NTSB completes data collection on experimental – amateur built aircraft accidents

NTSB completes data collection on experimental – amateur built aircraft accidents

26-Jan-2012 Source: NTSB

Throughout the 2011 calendar year, the National Transportation Safety Board has been conducting a study of Experimental Amateur-Built (E-AB) aircraft to evaluate the safety of this growing and innovative segment of general aviation. In addition to using the information gathered during its accident investigations, the NTSB has been working with the Federal Aviation Administration (FAA), the Experimental Aircraft Association (EAA), and individual owners and builders to evaluate a range of issues unique to this popular segment of general aviation.

“The cooperation we have received from EAA and the E-AB community has been tremendous,” said NTSB Chairman Deborah A.P Hersman. “Through this study, we hope that we’ll be able to give the innovators and aviators in the community information about accidents that will result in a real and immediate safety payoff for them when they are flying these aircraft.”

As part of the study, NTSB investigators have conducted in-depth investigations of 222 E-AB aircraft accidents that occurred during 2011. Fifty-four of these accidents resulted in 67 fatalities. Most of these accidents (93%) involved amateur-built airplanes, the remaining accidents involved gyroplanes (4%), helicopters (2%), and gliders (1%). These accidents occurred in 44 states, with California (18 accidents), Texas (16 accidents), and Florida (14 accidents) accounting for the most. More than half (53%) of the E-AB accidents investigated in 2011 involved E-AB aircraft that were bought used, as opposed to having been built by the current owner.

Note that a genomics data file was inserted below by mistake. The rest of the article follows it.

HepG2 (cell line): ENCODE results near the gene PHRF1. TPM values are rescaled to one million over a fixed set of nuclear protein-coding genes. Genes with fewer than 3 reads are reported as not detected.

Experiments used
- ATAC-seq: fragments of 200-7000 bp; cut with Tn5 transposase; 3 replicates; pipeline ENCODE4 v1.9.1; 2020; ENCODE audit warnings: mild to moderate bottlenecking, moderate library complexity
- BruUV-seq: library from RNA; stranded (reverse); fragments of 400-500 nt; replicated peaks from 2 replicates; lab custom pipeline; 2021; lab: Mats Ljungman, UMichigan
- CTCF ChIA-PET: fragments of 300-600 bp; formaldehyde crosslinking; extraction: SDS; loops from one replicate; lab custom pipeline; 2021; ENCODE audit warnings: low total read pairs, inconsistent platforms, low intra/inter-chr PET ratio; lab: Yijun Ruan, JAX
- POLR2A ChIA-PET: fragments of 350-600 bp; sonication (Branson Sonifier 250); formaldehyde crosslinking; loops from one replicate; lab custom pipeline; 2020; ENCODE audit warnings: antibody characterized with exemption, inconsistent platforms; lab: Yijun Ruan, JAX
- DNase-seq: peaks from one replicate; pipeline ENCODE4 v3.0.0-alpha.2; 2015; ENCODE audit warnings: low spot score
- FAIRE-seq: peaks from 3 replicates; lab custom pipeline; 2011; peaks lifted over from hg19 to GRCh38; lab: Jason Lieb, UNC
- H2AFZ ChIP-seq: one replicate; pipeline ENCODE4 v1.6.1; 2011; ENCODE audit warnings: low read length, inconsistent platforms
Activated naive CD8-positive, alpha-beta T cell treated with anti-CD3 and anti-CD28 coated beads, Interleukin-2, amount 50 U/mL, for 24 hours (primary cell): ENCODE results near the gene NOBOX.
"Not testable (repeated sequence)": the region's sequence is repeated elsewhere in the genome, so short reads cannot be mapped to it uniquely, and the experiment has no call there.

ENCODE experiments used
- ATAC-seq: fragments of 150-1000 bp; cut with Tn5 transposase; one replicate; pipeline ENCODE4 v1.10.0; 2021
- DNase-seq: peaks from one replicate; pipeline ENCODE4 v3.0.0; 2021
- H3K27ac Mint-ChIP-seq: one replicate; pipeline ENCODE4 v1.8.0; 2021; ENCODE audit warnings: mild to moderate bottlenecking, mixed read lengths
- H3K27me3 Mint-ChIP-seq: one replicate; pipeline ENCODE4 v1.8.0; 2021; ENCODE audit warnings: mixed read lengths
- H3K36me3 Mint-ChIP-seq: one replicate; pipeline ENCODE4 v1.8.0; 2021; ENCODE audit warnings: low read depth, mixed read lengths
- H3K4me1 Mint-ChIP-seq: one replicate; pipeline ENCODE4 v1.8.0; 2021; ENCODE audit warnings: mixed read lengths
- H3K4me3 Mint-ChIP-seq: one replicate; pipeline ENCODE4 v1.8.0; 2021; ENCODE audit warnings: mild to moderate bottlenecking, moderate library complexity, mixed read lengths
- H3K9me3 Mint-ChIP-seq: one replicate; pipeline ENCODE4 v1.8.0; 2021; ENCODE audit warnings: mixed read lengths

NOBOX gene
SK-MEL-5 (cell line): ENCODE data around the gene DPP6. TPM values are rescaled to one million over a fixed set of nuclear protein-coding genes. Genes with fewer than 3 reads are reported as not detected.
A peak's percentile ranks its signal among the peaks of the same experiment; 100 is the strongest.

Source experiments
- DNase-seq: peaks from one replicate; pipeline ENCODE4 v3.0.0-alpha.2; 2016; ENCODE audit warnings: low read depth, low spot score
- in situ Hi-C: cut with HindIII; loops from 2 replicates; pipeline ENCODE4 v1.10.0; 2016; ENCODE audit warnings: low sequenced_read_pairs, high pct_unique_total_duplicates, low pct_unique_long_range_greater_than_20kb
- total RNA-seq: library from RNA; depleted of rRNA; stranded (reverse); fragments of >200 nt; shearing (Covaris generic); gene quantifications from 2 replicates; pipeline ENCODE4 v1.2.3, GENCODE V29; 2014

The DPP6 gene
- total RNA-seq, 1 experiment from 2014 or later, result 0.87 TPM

The EAA has supported the study by conducting a web-based survey of E-AB owners and builders. More than 5,000 E-AB owners and builders responded to EAA’s survey, and 4,923 of these responses were sufficiently complete to use in analyses. Most respondents (97%) described E-AB airplanes, while gliders, gyrocopters, and helicopters were each described by slightly less than 1% of the respondents. Sixty-three percent of respondents had already built their E-AB aircraft, 13% were currently building their E-AB aircraft, and nearly 24% had bought used E-AB aircraft. More than 340 distinct makes of amateur-built aircraft were reported, although kit manufacturers accounted for more than 55% of the reported aircraft.

“The NTSB is extremely pleased with the number of respondents who participated in the survey,” said Dr. Joseph Kolly, Director of the Office of Research and Engineering. “The survey data provides us with quantifiable, factual information that enriches our understanding of how E-AB aircraft are built and operated.”

The safety study is scheduled to be completed in the spring of 2012.

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